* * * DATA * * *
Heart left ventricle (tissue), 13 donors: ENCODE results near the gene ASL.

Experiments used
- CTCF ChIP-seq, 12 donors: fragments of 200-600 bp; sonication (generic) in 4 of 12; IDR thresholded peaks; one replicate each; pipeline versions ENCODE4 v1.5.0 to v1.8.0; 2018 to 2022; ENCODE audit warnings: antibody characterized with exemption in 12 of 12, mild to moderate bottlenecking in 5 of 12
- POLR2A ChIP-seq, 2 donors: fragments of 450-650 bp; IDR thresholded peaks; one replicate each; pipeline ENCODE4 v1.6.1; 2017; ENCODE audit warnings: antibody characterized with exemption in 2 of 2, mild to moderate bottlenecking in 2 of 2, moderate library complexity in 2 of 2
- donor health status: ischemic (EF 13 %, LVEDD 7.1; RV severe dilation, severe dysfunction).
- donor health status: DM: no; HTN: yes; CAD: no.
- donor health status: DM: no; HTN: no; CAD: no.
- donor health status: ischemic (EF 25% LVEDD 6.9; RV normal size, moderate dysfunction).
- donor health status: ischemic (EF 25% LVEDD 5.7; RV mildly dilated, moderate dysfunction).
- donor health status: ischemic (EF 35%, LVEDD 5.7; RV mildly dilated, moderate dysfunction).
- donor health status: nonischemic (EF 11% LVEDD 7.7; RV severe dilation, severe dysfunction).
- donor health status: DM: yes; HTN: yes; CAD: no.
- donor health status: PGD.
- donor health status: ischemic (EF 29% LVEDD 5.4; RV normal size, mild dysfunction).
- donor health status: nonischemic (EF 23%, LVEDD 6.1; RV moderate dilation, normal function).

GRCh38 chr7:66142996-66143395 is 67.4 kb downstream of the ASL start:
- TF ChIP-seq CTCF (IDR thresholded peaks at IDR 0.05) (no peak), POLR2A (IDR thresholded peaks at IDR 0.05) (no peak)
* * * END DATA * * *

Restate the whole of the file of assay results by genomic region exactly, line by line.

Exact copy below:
Heart left ventricle (tissue), 13 donors: ENCODE results near the gene ASL.

Experiments used
- CTCF ChIP-seq, 12 donors: fragments of 200-600 bp; sonication (generic) in 4 of 12; IDR thresholded peaks; one replicate each; pipeline versions ENCODE4 v1.5.0 to v1.8.0; 2018 to 2022; ENCODE audit warnings: antibody characterized with exemption in 12 of 12, mild to moderate bottlenecking in 5 of 12
- POLR2A ChIP-seq, 2 donors: fragments of 450-650 bp; IDR thresholded peaks; one replicate each; pipeline ENCODE4 v1.6.1; 2017; ENCODE audit warnings: antibody characterized with exemption in 2 of 2, mild to moderate bottlenecking in 2 of 2, moderate library complexity in 2 of 2
- donor health status: ischemic (EF 13 %, LVEDD 7.1; RV severe dilation, severe dysfunction).
- donor health status: DM: no; HTN: yes; CAD: no.
- donor health status: DM: no; HTN: no; CAD: no.
- donor health status: ischemic (EF 25% LVEDD 6.9; RV normal size, moderate dysfunction).
- donor health status: ischemic (EF 25% LVEDD 5.7; RV mildly dilated, moderate dysfunction).
- donor health status: ischemic (EF 35%, LVEDD 5.7; RV mildly dilated, moderate dysfunction).
- donor health status: nonischemic (EF 11% LVEDD 7.7; RV severe dilation, severe dysfunction).
- donor health status: DM: yes; HTN: yes; CAD: no.
- donor health status: PGD.
- donor health status: ischemic (EF 29% LVEDD 5.4; RV normal size, mild dysfunction).
- donor health status: nonischemic (EF 23%, LVEDD 6.1; RV moderate dilation, normal function).

GRCh38 chr7:66142996-66143395 is 67.4 kb downstream of the ASL start:
- TF ChIP-seq CTCF (IDR thresholded peaks at IDR 0.05) (no peak), POLR2A (IDR thresholded peaks at IDR 0.05) (no peak)